Plumbing maintenance issues change with the seasons. In the winter, things get particularly interesting, as two elements come together: water and sub-freezing temperatures. The cold season means your pipes–as well as any other household systems that consume water–are at risk. In addition, family habits change during the winter. As people spend more time inside, water consumption rises, putting an extra load on pipes, drains and water heaters. This winter, protect your property and your family’s comfort by following these plumbing maintenance tips.
Frozen pipes are a plumbing maintenance issue every winter here in the Chicago area. It’s a very justified concern. Nationwide, some 250,000 Americans experience property damage every year from flooding caused by ruptured pipes. A mere 1/8-inch crack in a water supply line can be a plumbing disaster that inundates your home with 250 gallons of water per day. Although water freezes under controlled conditions at 32 degrees, the water in your pipes won’t turn to ice the minute the temperature dips below freezing. According to the University Of Illinois Building Research Council, the outdoor temperature threshold for frozen pipes is actually around 20 degrees. But in Chicago, we experience average lows of 20 degrees or below in December, January and February—fully one-quarter of the year. We all know a cold front can blow in and push nighttime temperatures below that threshold almost any time during the winter. So it makes sense to be prepared all winter long to prevent frozen pipes, as well as staying armed with the knowledge of what steps to take if it happens.
Two plumbing maintenance measures can help to stave off freezing pipes and resultant pipe ruptures: stopping heat loss from water inside the pipes and allowing for expansion inside a pipe in the event ice crystals do form. Even on very cold nights, the municipal water entering your household supply lines is cold enough to freeze. That’s because municipal water lines and the main supply line to your house are generally buried below the frost line, where latent heat energy in the ground keeps water in the pipes above freezing. When the supply pipe comes to the surface and enters your home, however, heat in the water dissipates into the colder air, and freezing may occur. Here are some ways to reduce heat loss from pipes:
- Just as it helps retard heat loss from your home, insulation can keep your pipes from losing those last few degrees of heat energy. Exposed pipes—both cold water and hot water—in areas like a crawl space, basement or attic can be covered with foam pipe insulation sleeves or wrapped with pipe insulation tape. Electrical heat tape can be applied to short spans of pipe in areas that may be particularly prone to freezing.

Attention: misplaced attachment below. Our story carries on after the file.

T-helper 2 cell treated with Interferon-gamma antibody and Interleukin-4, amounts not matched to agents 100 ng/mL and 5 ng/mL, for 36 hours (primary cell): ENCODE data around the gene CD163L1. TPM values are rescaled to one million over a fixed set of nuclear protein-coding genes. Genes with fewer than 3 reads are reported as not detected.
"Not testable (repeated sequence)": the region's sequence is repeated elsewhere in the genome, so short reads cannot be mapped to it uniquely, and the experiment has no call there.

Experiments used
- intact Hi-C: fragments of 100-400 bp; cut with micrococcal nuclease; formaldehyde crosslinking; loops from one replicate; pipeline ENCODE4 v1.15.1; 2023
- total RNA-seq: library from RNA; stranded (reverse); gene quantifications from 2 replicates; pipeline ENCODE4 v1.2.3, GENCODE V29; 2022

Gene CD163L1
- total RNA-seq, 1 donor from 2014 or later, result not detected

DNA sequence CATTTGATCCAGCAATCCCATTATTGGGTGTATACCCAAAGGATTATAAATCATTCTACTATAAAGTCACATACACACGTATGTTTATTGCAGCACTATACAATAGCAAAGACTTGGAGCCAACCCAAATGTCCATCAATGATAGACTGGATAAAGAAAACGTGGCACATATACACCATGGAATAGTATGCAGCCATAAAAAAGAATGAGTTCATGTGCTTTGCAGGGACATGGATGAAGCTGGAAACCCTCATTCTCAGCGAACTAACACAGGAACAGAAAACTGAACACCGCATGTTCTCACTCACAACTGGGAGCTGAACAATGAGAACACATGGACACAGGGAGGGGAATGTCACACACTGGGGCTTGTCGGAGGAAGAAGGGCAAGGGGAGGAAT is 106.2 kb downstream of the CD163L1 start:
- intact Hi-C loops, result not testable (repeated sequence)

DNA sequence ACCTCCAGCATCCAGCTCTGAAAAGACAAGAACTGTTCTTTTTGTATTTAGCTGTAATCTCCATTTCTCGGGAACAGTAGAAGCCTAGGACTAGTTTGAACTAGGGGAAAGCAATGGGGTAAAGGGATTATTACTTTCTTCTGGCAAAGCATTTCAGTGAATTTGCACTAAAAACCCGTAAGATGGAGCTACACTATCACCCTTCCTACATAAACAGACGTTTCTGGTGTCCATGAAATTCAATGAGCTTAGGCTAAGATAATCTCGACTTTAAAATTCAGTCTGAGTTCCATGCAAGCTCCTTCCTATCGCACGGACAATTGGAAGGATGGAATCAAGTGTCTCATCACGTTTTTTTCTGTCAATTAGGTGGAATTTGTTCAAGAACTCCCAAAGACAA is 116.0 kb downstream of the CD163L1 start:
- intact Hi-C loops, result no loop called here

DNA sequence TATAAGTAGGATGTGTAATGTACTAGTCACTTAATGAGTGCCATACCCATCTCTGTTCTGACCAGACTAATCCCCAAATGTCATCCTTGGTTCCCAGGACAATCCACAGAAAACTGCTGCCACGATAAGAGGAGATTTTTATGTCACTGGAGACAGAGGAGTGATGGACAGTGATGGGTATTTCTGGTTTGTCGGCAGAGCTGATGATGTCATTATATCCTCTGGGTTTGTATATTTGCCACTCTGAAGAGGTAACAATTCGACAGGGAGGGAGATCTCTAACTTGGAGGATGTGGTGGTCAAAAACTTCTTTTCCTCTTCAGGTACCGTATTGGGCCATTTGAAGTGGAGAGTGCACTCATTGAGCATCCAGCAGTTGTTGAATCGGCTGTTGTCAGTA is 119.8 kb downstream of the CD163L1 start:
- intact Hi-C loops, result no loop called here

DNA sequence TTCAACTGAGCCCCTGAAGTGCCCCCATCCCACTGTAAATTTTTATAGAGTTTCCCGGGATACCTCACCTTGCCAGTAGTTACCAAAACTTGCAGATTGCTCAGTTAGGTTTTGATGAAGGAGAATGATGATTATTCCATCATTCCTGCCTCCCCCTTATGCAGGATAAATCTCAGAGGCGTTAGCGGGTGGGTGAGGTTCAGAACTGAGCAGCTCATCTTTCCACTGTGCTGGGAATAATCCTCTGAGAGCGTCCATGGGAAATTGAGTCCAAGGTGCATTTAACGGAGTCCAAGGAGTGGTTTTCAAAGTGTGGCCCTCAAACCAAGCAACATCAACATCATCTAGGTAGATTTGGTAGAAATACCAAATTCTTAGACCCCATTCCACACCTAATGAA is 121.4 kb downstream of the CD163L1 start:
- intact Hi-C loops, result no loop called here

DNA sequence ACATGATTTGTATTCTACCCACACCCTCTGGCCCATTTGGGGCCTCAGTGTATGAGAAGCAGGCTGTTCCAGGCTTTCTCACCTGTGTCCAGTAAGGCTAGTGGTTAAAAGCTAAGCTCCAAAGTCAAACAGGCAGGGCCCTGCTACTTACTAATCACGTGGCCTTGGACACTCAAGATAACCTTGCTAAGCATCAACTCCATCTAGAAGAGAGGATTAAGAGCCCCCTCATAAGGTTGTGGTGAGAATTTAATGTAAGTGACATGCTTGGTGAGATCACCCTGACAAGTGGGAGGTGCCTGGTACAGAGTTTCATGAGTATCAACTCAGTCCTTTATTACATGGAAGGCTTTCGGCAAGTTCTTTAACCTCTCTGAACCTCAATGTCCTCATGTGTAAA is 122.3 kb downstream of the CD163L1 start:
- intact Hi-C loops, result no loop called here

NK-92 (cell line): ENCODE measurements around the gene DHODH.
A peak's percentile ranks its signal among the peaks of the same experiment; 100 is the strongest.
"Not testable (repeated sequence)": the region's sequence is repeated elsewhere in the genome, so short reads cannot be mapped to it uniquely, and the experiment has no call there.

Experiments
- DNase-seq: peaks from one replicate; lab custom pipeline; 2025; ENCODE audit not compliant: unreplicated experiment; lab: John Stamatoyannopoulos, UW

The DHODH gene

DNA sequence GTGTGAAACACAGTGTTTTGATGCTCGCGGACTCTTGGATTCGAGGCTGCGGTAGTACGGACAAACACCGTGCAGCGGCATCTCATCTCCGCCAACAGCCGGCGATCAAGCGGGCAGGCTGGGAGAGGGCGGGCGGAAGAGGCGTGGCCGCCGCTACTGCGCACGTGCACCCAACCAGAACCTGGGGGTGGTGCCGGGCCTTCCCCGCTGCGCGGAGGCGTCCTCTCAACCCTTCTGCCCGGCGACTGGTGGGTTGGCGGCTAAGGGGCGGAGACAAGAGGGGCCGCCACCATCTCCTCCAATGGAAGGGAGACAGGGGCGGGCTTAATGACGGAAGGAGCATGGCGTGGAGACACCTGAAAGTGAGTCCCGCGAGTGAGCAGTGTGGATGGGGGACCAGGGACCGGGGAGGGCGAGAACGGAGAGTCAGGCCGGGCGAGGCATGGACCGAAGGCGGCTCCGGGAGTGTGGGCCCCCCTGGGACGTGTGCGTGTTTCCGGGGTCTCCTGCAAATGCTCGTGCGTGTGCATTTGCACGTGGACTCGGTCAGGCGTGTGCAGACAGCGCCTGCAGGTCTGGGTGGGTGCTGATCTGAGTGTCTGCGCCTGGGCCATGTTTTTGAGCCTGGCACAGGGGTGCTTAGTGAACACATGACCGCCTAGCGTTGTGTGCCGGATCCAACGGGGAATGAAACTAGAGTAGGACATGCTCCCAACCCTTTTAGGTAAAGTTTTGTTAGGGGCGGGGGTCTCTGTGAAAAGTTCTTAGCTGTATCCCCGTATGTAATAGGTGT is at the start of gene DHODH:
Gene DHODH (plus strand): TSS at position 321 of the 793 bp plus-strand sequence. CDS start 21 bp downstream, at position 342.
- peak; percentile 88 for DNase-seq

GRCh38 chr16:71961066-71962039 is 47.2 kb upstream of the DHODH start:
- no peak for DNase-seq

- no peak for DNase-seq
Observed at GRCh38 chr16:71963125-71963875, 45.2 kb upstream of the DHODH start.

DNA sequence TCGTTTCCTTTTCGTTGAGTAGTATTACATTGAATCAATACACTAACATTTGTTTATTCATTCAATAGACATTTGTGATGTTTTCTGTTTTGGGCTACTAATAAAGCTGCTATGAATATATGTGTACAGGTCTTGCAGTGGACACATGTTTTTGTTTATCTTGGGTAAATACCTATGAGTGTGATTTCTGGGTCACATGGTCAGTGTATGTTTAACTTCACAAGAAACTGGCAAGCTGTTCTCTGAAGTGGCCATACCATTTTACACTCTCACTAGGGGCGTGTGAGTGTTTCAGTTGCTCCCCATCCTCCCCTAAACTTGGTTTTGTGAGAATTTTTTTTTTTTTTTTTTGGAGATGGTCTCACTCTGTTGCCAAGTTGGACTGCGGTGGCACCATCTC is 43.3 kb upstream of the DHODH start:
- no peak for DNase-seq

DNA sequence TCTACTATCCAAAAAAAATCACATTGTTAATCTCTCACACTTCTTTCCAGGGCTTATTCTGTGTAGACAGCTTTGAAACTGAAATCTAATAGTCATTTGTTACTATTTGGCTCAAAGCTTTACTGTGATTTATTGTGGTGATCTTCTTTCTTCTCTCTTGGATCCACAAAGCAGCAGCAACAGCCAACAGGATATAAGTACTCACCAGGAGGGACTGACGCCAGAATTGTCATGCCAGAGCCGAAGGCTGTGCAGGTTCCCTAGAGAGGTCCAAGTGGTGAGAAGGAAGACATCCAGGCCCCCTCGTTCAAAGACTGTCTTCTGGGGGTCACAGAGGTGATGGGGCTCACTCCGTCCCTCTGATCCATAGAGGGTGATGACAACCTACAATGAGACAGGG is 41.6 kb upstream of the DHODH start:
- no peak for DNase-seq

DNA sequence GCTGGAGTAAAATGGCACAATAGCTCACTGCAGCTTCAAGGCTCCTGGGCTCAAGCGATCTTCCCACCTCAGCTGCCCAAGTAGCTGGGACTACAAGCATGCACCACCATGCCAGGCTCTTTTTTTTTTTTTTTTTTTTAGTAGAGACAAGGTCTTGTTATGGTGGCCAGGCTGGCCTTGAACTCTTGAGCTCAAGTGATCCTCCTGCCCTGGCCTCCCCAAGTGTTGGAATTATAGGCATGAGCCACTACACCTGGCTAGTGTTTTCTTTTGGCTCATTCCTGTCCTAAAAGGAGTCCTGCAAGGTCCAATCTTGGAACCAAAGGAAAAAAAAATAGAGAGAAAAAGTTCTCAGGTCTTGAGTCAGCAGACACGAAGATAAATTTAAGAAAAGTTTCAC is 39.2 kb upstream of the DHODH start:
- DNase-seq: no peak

- Warm air circulating throughout the home during very cold weather also benefits plumbing below floors and inside walls that may be susceptible to freezing. Maintain interior temperatures of at least 55 degrees, and open cabinets under sinks and close to exterior walls to transmit household heat to the pipes.
- Vents that admit outdoor air to the crawl space should be shut. This allows heat in the living space to get into the crawl space and provide some protection against freezing in any pipes routed through that zone. Also, keep the exterior garage door closed if any plumbing is installed there.
- It’s long been known that opening faucets in the house just enough to emit a trickle of water, and leaving them running during any period when temperatures drop below the pipe-freezing threshold is an effective way to prevent damage to pipes. But it’s not the small movement of water through the pipes that prevents freezing—after all, even rapidly moving water freezes in streams and waterfalls. The fact is, frozen pipes don’t rupture because of the force of ice expanding outward. Instead, ice forming in the pipe expands laterally and pressurizes water trapped in the pipe between the site of the ice formation and a closed faucet or other outlet. This over-pressurized water is the force that actually ruptures the pipe. Opening faucets slightly throughout the house and allowing them to dribble provides pressure relief and fends off pipe damage.